Sina

Gender: Feminine
Origin: German
Germ (ZEE-nah)

The name is a contracted form of either Rosina or Gesina.

It was a common enough name in the 18th and 19th-centuries and even appeared in the U.S. top 1000 between 1880 and 1899. The highest it ranked within those years was in 1884 coming in as the 463rd most popular female name. This may have been due to a large influx of German immigrants at the time.

Currently, it is 75th most popular female name in Germany (2011).

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Rose

Gender: Feminine
Origin: English/French

The name was originally a Norman form of the Germanic name Rohese/Roese, which was composed of the elements hrod meaning “fame” and heid meaning “kind, sort, type.”

The name was revived in the 19th-century by which time it was associated with the flower. In the floral case, the word is derived from the Latin rosa.

Consequently, it is also the word for pink in several European languages.

In the United States, Rose is probably one of the most common middle names given to baby girls, but as a first name, it is rather unusual. Currently, Rose only ranked as the #343rd most popular female name, (2008).

Her rankings in other countries are as follows:

  • # 92 (Australia, 2008)
  • # 91 (France, 2006)

In the Netherlands, Rosa was the 89th most popular female name (2008); and in Ireland, its vernacular form of Róisin ranked in as the 28th most popular female name, (2008).

Other forms of the name include:

  • Arrosa (Basque)
  • Ruža (Bosnian/Croatian/Slovene: common diminutive is Ružica)
  • Rozenn (Breton)
  • Roza Роза (Bulgarian/Croatian/Serbian/Slovene/Russian)
  • Ruzha Ружа (Bulgarian/Macedonian)
  • Rosa (Catalan/Dutch/English/Finnish/Galician/German/Italian/Portuguese/Romanian/Scandinavian/Spanish)
  • Rosen (Cornish)
  • Růže (Czech)
  • Roos (Dutch/Limburgish/Estonian: ROWS)
  • Roosje (Dutch: originally a diminutive form, occasionally used as an independent given name. RO:-shə)
  • Rohesia (English/Latin: Latinized version of Rohese. ro-HEE-zee-uh; ro-HEE-zhuh)
  • Rose (English/French/Scandinavian)
  • Royse (English: a Medieval Cognate, the name was actually a feminine given name, but due to its associations with Royce, it is often mistaken for a male name)
  • Roosa/Ruusa/Ruusu (Finnish)
  • Roseline (French)
  • Roselle (French)
  • Rosette (French)
  • Rosine (French)
  • Róza (Hungarian)
  • Rozina (Hungarian)
  • Rozita (Hungarian)
  • Rózsa (Hungarian: RO;jaw: Rózsi is the diminutive)
  • Rós (Icelandic)
  • Róis/Róise (Irish-Gaelic)
  • Róisin (Irish-Gaelic: ro-SHEEN; ROSH-een; ROW-sheen)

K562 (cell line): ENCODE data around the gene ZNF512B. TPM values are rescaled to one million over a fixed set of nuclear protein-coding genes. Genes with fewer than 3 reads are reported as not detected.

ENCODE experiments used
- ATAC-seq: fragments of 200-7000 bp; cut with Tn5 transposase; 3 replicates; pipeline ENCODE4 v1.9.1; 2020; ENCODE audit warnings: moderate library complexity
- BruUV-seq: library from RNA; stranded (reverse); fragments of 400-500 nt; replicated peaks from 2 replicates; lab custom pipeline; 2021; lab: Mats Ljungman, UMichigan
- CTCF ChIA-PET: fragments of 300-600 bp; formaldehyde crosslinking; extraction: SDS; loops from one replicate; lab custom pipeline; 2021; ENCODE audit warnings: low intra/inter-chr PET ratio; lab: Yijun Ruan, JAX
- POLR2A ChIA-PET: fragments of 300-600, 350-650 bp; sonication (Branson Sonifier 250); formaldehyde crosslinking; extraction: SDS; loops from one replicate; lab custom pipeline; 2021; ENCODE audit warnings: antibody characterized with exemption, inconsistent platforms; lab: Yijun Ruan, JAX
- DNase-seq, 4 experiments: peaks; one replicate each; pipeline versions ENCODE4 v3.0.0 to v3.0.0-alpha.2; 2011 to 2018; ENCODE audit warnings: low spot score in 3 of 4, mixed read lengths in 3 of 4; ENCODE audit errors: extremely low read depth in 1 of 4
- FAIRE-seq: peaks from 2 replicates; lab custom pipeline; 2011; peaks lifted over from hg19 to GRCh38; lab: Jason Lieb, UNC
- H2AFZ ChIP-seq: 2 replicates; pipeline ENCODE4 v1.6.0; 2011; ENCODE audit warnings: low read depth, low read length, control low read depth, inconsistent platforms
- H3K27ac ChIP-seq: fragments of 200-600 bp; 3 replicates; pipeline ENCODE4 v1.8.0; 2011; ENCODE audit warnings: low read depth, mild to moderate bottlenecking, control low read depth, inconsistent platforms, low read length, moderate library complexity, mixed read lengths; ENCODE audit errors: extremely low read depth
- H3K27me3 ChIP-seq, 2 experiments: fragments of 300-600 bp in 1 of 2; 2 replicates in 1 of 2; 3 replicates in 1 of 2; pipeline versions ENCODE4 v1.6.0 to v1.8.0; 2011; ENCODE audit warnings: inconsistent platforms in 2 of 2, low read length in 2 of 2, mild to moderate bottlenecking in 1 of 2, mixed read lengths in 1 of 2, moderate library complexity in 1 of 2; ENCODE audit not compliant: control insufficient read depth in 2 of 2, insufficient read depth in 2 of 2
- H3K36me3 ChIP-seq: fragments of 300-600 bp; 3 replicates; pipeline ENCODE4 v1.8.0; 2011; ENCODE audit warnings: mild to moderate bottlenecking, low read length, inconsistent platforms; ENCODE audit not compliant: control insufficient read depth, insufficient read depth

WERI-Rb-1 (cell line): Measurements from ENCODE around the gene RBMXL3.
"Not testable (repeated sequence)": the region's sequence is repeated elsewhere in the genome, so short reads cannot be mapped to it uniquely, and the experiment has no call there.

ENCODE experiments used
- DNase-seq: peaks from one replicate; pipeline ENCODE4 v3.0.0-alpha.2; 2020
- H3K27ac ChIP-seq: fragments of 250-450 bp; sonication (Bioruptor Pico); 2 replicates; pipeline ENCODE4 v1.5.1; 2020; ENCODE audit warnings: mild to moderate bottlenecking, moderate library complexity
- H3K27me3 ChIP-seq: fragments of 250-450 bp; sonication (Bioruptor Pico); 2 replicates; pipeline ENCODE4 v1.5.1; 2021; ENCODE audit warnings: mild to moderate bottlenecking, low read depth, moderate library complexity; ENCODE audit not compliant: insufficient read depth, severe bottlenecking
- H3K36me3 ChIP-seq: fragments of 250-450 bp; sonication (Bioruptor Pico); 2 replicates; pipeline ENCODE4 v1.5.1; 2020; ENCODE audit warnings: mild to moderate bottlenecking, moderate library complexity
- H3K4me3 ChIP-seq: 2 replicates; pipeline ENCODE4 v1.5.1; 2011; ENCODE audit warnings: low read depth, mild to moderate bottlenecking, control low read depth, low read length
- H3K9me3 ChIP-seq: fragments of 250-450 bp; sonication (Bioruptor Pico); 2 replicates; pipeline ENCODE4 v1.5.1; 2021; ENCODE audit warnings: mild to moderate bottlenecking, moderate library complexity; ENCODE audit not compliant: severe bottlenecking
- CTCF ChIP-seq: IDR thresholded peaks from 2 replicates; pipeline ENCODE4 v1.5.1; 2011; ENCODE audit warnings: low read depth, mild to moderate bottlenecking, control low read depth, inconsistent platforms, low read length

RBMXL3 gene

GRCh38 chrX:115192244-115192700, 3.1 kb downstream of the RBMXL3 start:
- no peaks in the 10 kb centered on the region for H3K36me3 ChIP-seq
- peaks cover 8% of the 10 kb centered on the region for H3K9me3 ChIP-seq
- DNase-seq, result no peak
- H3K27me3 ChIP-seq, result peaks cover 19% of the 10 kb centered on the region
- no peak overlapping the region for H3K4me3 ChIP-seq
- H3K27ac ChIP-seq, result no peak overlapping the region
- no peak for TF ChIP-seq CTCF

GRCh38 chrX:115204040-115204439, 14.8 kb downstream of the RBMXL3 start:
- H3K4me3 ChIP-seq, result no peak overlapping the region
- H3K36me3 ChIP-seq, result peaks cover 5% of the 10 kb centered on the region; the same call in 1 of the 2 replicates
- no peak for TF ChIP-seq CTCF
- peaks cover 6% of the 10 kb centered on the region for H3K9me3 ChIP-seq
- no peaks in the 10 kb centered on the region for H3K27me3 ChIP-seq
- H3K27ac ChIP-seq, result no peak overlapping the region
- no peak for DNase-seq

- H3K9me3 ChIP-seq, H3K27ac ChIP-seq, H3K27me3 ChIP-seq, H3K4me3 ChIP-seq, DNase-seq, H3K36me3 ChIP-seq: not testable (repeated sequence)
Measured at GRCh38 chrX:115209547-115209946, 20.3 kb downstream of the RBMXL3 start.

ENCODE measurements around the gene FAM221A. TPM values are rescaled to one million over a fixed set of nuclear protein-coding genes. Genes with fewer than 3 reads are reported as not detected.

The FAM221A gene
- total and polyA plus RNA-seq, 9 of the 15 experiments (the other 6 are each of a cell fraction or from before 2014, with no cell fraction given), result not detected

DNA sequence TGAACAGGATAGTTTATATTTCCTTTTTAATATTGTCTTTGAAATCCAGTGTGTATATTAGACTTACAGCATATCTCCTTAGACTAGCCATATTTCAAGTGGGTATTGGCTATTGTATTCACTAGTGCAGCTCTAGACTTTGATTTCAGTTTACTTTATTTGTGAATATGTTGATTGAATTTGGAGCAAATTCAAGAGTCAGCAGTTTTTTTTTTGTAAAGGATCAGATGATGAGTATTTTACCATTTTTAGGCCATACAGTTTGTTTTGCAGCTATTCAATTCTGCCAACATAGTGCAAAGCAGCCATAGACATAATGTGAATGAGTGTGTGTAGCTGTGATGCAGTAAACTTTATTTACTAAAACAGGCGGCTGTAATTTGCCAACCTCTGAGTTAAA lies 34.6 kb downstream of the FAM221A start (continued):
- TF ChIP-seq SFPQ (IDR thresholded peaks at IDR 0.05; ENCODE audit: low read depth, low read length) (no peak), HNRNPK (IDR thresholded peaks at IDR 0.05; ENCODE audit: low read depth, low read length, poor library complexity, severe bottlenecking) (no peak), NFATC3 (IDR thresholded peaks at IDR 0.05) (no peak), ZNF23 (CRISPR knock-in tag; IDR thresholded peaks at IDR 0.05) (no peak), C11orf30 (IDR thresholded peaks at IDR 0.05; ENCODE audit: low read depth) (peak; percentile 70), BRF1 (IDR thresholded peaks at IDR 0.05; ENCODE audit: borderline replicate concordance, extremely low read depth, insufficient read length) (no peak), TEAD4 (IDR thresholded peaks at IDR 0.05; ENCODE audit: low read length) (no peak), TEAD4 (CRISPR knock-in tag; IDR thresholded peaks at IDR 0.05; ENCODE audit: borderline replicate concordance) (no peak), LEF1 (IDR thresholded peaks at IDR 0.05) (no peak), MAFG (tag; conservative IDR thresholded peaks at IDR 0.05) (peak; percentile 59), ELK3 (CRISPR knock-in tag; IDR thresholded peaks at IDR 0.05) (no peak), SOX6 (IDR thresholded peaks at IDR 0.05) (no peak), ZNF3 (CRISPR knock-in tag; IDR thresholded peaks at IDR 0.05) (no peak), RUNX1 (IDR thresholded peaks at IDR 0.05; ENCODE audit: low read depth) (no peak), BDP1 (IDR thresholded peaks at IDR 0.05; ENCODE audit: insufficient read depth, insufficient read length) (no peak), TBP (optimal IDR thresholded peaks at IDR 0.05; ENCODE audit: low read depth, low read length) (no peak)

• Rosella/Rossella (Italian)
  • Rosellina/Rossellina (Italian)
  • Rosetta (Italian)
  • Rosina (Italian)
  • Rosinella (Italian)
  • Rožė (Lithuanian: ROO-zhey)
  • Róža (Polish: ROO-zhah)
  • Rosita (Spanish: originally a diminutive form, occasionally used as an independent given name)
  • Rhosyn (Welsh)
  • Raisa (Yiddish: RYE-zah)
  • Raisel (Yiddish)

Common Italian compound names include: Annarosa, Mariarosa, Rosangela, Rosanna and Rosamaria.

Common English/French compounds are: Rosanne, Rosemary and Rosemarie.

A common English pet form is Rosie.

Italian masculine forms include: Roso, Rosello, Rosino and Rosetto.

Vernacular forms

These are names found in other languages that literally mean “rose” but which are also not related to the Latin/Germanic form of Rose/Rosa.

  • Qızılgül (Azeri)
  • Gul (Farsi)
  • Vardo (Georgian)
  • Vered וֶרֶד (Hebrew)
  • Mawar (Indonesian)
  • Kolab (Khmer)
  • Kulap (Thai)
  • Gül (Turkish)
  • Hòng (Vietnamese)
  • Huòng (Vietnamese: can also mean pink)

An Armenian masculine form is Vartan.

The name is also borne by a few Catholic saints.

The designated name-days are: August 23 (France), July 2 (Sweden).

Sources

  1. http://www.behindthename.com/namedays/search.php?terms=rosa
  2. http://www.askoxford.com/firstnames/rose?view=uk

Rosine

Gender: Feminine
Origin: French
(hroh-ZEEN)

The name was originally a diminutive form of Rose but has been used as an independent given name for centuries.

It was borne by a legendary Bavarian saint and she has a strong cult in Augsburg, Germany.

The designated name-day in France is March 11.

The name has also been occasionally used in German-speaking countries and in English-speaking countries. The Italian and Spanish form is Rosina, which is borne by a character in Rossini’s Opera, The Barber of Seville (1816).

Sources

  1. http://www.behindthename.com/name/rosine